With the holy, with the innocent, with the chosen, with the meek; God delivers from temptation. In God, these people “shall go over the wall.” Their lanterns shall brighten and God shall make them safe. He shall deliver them from temptation, and light up their darknesses. So says David, the psalmist:
25 With the holy, thou shalt be holy; and with an innocent man, thou shalt be innocent. (With the holy, O Lord, thou shalt be holy; and with the innocent, thou shalt be innocent.)
26 And with a chosen man, thou shalt be chosen; and with a wayward man, thou shalt be wayward. (And with the chosen, thou shalt be chosen; but to the wicked, thou shalt be vengeful, or punishing.)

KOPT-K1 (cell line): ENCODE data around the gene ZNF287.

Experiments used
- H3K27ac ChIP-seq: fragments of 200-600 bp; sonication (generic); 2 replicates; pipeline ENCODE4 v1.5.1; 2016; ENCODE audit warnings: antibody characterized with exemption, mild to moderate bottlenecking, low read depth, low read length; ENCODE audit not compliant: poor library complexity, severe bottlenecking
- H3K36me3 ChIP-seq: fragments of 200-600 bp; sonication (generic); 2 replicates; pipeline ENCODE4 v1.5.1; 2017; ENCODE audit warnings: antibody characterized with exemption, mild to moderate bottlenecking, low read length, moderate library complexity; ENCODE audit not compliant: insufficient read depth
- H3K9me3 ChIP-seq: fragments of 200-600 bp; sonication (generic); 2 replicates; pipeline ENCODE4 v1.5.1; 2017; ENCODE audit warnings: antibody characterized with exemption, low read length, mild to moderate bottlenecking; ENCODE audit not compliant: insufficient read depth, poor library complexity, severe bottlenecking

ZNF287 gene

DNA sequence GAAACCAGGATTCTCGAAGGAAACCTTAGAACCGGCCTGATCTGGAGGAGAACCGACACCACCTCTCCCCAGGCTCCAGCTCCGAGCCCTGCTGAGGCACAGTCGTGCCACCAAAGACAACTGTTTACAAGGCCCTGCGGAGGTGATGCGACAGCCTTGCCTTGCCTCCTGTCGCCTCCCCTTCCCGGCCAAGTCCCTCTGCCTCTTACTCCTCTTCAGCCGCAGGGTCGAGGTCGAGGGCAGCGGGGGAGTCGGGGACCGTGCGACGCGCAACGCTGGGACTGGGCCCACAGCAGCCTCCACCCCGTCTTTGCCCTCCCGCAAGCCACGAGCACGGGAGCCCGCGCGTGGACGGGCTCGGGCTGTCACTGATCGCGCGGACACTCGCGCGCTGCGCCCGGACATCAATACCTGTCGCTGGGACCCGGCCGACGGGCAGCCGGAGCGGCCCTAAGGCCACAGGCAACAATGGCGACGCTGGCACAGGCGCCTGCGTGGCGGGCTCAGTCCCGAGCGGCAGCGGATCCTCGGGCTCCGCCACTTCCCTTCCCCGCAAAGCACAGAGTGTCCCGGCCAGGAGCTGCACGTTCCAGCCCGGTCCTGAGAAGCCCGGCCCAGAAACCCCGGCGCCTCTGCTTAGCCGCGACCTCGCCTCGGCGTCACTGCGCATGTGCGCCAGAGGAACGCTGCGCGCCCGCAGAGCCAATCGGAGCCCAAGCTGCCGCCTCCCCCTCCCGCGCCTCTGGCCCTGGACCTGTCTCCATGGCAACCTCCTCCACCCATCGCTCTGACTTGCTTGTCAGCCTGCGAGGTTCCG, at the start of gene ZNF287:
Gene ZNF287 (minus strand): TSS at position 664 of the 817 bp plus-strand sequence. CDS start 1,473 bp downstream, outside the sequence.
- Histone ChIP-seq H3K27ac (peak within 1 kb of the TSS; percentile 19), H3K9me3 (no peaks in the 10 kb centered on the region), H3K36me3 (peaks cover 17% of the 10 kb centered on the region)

27 For thou shalt make safe a meek people; and thou shalt make meek the eyes of proud men. (And thou shalt save, or help, the poor; but thou shalt humble those who be high in their own eyes/but thou shalt look with contempt upon the proud.)
28 For thou, Lord, lightenest my lantern; my God, lighten thou my darknesses. (For thou, Lord, brightenest my lantern; my God, thou lightest up my darknesses.)
29 For by thee I shall be delivered from temptation; and in my God I shall go over the wall. (For I shall be rescued, or saved, from temptation by thee; and by my God/and with God’s help, I shall go over the wall.)
Here on earth, we are all in the lifeboat together. The ship is going down, and we huddle in one dingy. Nothing happens to one of us that is particularly unique; suffering is spread universally. At one time, all of us are in danger of drowning. Some of us seem to suffer more than others, but nothing new is under the sun. Paul writes: